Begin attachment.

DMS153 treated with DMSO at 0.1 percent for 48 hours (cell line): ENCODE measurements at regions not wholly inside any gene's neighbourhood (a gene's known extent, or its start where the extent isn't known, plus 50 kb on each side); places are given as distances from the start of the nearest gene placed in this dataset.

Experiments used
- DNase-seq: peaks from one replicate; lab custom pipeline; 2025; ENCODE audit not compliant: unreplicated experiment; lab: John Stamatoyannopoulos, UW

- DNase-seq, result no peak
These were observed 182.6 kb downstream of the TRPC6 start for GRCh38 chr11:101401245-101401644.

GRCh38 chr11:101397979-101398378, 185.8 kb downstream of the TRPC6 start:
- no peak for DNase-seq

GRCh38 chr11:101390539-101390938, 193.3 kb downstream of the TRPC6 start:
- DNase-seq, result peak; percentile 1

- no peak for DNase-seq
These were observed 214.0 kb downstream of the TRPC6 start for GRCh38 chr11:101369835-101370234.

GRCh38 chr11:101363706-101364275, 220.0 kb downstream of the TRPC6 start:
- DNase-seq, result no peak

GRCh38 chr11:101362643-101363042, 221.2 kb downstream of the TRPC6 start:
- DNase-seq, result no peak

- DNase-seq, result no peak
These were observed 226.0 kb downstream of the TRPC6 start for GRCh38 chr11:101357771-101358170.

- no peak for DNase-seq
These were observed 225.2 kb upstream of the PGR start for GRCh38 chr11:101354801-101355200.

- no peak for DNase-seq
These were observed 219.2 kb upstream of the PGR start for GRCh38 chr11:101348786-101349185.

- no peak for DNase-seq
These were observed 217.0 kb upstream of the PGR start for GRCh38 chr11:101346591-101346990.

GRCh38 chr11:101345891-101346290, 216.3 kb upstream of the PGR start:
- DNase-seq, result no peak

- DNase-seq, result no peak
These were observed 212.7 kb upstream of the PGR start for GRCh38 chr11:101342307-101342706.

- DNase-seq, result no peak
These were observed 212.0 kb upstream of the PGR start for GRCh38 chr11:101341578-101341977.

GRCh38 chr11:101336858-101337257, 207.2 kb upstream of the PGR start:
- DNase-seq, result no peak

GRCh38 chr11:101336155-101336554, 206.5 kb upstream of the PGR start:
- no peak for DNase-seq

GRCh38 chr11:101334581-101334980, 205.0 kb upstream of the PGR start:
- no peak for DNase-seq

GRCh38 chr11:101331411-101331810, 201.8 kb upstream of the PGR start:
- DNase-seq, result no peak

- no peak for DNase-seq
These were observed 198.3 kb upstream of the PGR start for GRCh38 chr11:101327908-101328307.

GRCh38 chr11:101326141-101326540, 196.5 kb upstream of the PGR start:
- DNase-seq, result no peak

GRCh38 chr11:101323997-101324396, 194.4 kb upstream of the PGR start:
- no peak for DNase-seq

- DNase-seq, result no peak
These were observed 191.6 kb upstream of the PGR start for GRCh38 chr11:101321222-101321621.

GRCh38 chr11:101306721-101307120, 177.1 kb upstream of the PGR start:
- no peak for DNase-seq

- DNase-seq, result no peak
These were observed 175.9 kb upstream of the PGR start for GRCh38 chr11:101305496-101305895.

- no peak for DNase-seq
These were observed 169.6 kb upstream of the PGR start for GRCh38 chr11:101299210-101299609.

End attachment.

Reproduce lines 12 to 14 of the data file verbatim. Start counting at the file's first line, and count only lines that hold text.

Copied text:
GRCh38 chr11:101363706-101364275, 220.0 kb downstream of the TRPC6 start:
- DNase-seq, result no peak

GRCh38 chr11:101362643-101363042, 221.2 kb downstream of the TRPC6 start: